The Many Faces of Brassica oleracea
Our story begins on the windswept, limy cliffs along the Atlantic Ocean and Mediterranean Sea, perhaps 4000 years ago. Here grew a leafy herbaceous plant with succulent, edible leaves that modern botanists call Brassica oleracea. In this part of the world plants were able to grow throughout the year, thereby providing an important source of vitamins and trace elements during even the winter months. It thus became an important part of the diet of the people living by these shores. Eventually its seeds were collected and plants were grown within human settlements, where it was spread across Eurasia.
This barely-domesticated plant looked very close to what we now know as ‘kale.’ The name used to identify this crop descends far back into Eurasian civilization, with ‘kaulis’ being the likely term used in the hypothesized Proto Indo-European language. From this root springs varied names across the ancient world: The Hindi called them ‘kopi’; the Tartars ‘kappes’; the Greeks ‘kaulion’; the Romans ‘coles’; the Anglo-Saxons ‘colewyrts’. From these come the German ‘kohl’, the Norwegian ‘kaal’, the Spanish ‘col’, the Scottish Gaelic ‘kale’ and the English ‘collards’.
Sometime before 3000 years ago, people began selecting for varying and different traits from within this single plant, giving rise to a shocking variety of vegetables. It is now hard to imagine that kale and collard greens, cauliflower, cabbage, kohlrabi, broccoli, cabbage, and brussels sprouts all originated from the same wild plant. Within each, a different part was bred to be the focus for consumption.
We start with ‘kale’ and ‘collards’ (known botanically as the Acephala Group) which represents those crops most closely related to the primeval wild plant: in these, selection was for the quantity, size, color, and appearance of the leaves. Later (perhaps 2000 years ago), farmers in the Mediterranean began selecting for plants with larger and more dense flower heads, with thicker and more succulent stems supporting those flowers. The varieties in which the flower heads and stems remained green became ‘broccoli’ (the Italica Group) while those which were selected to be light-green or white became ‘romanesco broccoli’ or ‘cauliflower’ (the Botrytis Group). At this same time, plant breeders in China and Southeast Asia independently bred a plant similar to broccoli but with larger leaves, a somewhat smaller flower head, and a slightly more bitter flavor (the Alboglabra Group). These are called ‘kai-lan’ or ‘Chinese broccoli’. While broccoli initially did not stray far from its Mediterranean roots, cauliflower rapidly spread east across the near east to India, where it became an important part of the regional diet. Within the last few decades modern plant breeders have further selected for a number of additional cauliflower colors including orange and purple.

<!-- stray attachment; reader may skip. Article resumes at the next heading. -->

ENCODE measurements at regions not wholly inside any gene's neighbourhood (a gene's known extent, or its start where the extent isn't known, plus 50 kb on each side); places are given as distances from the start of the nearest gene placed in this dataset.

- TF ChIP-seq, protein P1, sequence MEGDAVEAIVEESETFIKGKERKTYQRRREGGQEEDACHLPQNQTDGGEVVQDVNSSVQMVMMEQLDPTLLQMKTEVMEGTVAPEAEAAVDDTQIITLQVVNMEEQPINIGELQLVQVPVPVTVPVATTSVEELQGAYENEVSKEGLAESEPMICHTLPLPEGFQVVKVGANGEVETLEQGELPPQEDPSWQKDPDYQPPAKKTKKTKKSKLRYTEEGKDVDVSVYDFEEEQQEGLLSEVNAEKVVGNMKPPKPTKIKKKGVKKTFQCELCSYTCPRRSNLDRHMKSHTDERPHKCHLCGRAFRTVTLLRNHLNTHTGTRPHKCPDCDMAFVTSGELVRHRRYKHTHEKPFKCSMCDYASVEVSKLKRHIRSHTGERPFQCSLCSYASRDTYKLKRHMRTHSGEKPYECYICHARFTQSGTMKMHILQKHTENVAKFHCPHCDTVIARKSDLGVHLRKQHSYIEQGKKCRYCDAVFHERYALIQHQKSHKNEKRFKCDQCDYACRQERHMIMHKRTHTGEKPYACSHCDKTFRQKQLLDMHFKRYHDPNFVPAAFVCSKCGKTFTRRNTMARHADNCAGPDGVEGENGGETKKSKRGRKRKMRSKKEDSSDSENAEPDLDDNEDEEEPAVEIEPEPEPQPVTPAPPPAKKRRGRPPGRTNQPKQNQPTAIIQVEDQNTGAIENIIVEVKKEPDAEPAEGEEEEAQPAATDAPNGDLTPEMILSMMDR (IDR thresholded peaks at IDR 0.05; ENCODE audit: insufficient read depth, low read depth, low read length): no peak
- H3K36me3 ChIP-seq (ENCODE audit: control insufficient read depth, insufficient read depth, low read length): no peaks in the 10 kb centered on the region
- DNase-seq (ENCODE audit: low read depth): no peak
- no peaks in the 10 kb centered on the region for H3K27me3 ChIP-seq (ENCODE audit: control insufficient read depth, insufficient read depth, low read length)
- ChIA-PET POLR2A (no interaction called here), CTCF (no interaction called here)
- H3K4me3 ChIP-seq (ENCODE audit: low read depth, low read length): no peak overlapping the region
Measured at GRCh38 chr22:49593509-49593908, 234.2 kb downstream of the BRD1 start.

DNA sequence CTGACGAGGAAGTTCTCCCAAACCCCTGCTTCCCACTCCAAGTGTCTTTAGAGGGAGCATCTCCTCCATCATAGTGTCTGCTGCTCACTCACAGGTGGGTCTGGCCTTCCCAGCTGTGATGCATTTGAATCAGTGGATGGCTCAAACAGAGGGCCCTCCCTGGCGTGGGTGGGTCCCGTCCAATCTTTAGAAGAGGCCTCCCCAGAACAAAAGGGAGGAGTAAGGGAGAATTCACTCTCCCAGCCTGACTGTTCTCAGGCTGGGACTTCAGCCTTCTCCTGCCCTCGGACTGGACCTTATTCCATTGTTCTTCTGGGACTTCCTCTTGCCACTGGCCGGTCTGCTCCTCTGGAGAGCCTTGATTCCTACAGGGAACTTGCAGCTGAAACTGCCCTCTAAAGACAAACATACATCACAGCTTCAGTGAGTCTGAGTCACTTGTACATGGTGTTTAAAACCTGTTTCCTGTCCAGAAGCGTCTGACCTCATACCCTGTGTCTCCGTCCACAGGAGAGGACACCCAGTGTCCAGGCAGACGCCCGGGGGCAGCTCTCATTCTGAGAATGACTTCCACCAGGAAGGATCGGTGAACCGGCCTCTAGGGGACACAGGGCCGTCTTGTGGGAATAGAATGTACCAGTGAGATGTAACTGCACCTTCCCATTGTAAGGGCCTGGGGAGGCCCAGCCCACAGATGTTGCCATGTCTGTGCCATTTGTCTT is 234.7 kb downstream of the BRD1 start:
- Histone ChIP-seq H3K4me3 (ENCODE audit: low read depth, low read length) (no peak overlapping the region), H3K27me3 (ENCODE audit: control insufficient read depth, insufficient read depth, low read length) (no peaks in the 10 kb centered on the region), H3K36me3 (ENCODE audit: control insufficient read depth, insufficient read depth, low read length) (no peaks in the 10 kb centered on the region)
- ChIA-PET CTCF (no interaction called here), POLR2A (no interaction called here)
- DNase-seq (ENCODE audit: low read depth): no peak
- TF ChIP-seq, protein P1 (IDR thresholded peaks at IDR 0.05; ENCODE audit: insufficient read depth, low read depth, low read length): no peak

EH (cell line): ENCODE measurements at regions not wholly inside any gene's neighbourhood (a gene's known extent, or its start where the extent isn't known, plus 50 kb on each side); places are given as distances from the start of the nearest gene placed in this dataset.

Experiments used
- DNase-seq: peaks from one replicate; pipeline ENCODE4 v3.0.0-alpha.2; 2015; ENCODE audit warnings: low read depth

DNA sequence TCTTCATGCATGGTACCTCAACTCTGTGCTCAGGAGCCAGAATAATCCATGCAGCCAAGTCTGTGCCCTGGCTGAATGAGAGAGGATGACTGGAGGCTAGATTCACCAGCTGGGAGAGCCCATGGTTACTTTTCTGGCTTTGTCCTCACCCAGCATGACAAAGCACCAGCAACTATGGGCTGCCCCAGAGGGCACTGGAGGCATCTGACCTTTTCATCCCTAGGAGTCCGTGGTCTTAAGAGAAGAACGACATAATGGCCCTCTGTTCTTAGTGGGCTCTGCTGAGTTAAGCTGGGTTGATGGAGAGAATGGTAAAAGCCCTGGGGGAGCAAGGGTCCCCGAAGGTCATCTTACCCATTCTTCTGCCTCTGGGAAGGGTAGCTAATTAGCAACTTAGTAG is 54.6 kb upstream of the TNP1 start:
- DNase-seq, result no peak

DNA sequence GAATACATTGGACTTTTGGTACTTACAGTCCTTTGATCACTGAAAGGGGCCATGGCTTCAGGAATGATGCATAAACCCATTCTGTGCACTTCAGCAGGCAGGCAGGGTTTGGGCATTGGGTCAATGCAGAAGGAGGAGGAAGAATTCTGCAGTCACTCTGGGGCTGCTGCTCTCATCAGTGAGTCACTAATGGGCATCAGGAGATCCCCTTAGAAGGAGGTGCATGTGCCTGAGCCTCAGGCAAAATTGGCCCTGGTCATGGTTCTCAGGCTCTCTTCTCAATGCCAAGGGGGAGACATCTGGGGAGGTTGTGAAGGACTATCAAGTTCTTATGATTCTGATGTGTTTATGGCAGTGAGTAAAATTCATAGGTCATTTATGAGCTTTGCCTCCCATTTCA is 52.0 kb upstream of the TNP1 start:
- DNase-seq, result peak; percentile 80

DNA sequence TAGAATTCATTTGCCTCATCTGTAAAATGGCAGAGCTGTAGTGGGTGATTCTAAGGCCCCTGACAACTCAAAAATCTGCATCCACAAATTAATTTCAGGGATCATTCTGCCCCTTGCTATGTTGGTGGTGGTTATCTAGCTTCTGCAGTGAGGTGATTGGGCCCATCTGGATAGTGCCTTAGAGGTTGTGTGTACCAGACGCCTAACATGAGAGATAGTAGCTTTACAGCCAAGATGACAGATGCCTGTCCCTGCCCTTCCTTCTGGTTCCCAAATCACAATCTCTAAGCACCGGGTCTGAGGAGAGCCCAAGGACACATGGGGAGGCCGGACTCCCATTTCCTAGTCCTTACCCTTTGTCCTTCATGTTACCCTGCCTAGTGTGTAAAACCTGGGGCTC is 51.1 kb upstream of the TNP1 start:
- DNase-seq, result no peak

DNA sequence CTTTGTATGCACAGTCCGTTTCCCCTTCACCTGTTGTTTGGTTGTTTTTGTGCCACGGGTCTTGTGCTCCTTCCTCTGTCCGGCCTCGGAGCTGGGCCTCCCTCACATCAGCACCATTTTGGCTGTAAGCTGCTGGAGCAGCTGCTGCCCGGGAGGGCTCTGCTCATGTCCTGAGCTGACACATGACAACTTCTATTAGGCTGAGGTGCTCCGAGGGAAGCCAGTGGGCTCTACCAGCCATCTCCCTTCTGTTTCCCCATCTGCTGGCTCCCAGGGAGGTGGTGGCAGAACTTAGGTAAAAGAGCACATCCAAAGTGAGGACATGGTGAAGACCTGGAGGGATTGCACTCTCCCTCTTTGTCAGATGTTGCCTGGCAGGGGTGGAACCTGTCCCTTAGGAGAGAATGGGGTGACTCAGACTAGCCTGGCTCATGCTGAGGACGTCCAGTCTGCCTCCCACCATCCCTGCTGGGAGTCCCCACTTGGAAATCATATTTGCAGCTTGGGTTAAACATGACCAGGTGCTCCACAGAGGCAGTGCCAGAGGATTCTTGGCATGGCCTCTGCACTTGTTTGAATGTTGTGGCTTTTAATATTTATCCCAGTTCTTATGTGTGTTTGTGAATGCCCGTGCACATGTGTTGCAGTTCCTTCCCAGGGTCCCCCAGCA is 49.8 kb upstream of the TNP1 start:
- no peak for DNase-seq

Northern European farmers continued developing this plant. Around 1000 years ago, during the Dark Ages, plant breeders began selecting for kales with shorter and shorter distances between leaves along the stem. This eventually gave rise to cabbages (the Capitata Group); in fact ‘cabbage’ is derived from ‘caboce’, the Old French word for ‘head’. The crinkly-leaved Savoy cabbage was developed by German gardeners only 300 years ago. During the late Middle Ages, about 600 years ago, another group of Northern European farmers began selecting for kales with thicker stems to create a ‘kale turnip’. This became kohlrabi (the Gongylodes Group) from the German ‘kohl’ (kale) and ‘rabi’ (turnip). It rapidly spread east across Eurasia to Siberia and India. At this same time, plant breeders in the Low Countries began selecting for tall kales that produced small leafy heads on the axillary buds above each leaf. These became Brussels sprouts (the Gemmifera Group).
The story does not quite end here. Brassica rapa is a closely related species which was initially domesticated in Europe around 4000 years ago and rapidly spread east into India, China, and Japan. It was selected for various traits including oil rich seeds, numerous fleshy leaves (the eastern ‘cabbages’ and ‘mustards’ which include mizuna, bok choy, and napa cabbage), thick tuberous roots (turnips), and fleshy leaves and flower stalks (broccoli rabe). This species can hybridize with Brassica oleracea, creating a new species (Brassica napus) which has a different number of chromosomes (n = 19) from its two parents (Brassica oleracea, n = 9; Brassica rapa, n = 10). This new species was then similarly selected for oil rich seeds (rapeseed, which is known in North America as the less violent-sounding ‘canola’), tuberous roots (rutabaga / swedes), or dense leaf growth (Siberian kale).
Rutabaga-Carrot Soup (Juurikasviksiakeitto)
This thick pureed vegetable soup – adapted from a recipe in the 1990 Sundays at Moosewood Restaurant – is a Finnish specialty. We love the sunny flavors generated from the rutabaga, carrots, orange juice and fresh ginger.
1 tablespoon canola oil
1 medium onion, finely chopped
1 carrots, peeled and finely chopped
2 cups rutabaga, peeled and chopped
½ teaspoon salt
1 cup stock
1 teaspoon fresh ginger paste
½ teaspoon freshly ground nutmeg
2 cups orange juice
salt and freshly gound black pepper to taste
Heat oil in a large saucepan over medium. Add in the onion and sauté for 5-7 minutes until translucent. Add in the carrots, rutabaga, and salt and sauté for another 10-15 minutes. Add in the stock and bring to a boil. Reduce heat to a simmer, cover the pan, and cook for 20-30 minutes or until the vegetables are soft. Add in the ginger, nutmeg and orange juice and puree until smooth and thick. Season with salt and pepper to taste. Serve hot.
Rutabaga Casserole (Länttulaatikko)